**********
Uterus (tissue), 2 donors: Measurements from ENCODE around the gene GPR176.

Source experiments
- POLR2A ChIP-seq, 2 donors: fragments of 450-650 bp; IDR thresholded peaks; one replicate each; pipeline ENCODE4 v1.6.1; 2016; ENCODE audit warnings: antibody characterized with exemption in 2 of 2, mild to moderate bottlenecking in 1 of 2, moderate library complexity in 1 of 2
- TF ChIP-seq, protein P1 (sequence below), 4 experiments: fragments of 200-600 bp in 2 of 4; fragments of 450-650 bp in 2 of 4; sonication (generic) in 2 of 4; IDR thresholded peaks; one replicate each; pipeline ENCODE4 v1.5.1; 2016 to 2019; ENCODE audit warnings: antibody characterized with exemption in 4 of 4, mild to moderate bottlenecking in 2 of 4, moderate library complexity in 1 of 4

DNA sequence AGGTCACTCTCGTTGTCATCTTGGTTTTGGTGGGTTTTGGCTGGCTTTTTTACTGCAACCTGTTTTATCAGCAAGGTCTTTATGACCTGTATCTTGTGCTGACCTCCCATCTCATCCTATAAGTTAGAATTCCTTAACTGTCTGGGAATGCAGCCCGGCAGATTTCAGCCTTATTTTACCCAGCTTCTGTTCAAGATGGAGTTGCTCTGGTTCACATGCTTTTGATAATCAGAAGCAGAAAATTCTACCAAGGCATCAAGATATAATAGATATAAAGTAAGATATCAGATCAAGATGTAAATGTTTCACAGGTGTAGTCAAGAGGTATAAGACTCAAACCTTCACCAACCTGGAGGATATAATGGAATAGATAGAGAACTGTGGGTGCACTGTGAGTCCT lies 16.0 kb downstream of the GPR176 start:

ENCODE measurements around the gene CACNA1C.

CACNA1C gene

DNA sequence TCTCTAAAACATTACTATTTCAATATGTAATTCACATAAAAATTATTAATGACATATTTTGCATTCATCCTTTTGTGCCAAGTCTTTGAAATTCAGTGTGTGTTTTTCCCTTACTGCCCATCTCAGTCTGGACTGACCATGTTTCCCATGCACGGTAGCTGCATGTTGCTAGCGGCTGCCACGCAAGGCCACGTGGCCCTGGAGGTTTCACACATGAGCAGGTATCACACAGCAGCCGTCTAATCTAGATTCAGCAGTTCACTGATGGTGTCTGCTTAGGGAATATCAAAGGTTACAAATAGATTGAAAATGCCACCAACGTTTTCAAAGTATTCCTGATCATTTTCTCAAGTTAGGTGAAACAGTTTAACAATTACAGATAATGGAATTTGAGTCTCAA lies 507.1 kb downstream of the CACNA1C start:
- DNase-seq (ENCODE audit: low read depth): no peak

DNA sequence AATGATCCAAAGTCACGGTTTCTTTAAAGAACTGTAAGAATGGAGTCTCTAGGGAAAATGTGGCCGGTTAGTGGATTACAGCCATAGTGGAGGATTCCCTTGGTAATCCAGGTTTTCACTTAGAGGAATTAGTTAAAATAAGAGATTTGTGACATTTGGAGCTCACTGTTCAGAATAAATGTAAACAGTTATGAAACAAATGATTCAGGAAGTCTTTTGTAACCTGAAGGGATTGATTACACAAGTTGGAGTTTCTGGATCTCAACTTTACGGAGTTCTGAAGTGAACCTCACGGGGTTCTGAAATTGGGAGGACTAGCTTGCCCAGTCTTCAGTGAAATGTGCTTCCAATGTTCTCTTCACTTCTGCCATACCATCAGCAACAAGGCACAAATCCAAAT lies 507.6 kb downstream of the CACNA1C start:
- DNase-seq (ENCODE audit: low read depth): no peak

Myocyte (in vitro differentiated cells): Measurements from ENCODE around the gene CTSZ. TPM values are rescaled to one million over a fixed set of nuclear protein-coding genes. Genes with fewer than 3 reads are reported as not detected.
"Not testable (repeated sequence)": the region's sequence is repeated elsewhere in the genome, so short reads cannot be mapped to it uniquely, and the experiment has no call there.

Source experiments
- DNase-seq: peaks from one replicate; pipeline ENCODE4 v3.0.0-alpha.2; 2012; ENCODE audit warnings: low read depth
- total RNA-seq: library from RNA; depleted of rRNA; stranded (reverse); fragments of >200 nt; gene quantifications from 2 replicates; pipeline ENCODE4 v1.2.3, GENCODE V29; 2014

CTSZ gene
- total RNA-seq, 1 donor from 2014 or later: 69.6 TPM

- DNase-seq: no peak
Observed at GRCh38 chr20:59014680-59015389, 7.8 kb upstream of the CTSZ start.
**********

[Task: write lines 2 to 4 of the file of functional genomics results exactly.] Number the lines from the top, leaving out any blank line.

Source experiments
- POLR2A ChIP-seq, 2 donors: fragments of 450-650 bp; IDR thresholded peaks; one replicate each; pipeline ENCODE4 v1.6.1; 2016; ENCODE audit warnings: antibody characterized with exemption in 2 of 2, mild to moderate bottlenecking in 1 of 2, moderate library complexity in 1 of 2
- TF ChIP-seq, protein P1 (sequence below), 4 experiments: fragments of 200-600 bp in 2 of 4; fragments of 450-650 bp in 2 of 4; sonication (generic) in 2 of 4; IDR thresholded peaks; one replicate each; pipeline ENCODE4 v1.5.1; 2016 to 2019; ENCODE audit warnings: antibody characterized with exemption in 4 of 4, mild to moderate bottlenecking in 2 of 4, moderate library complexity in 1 of 4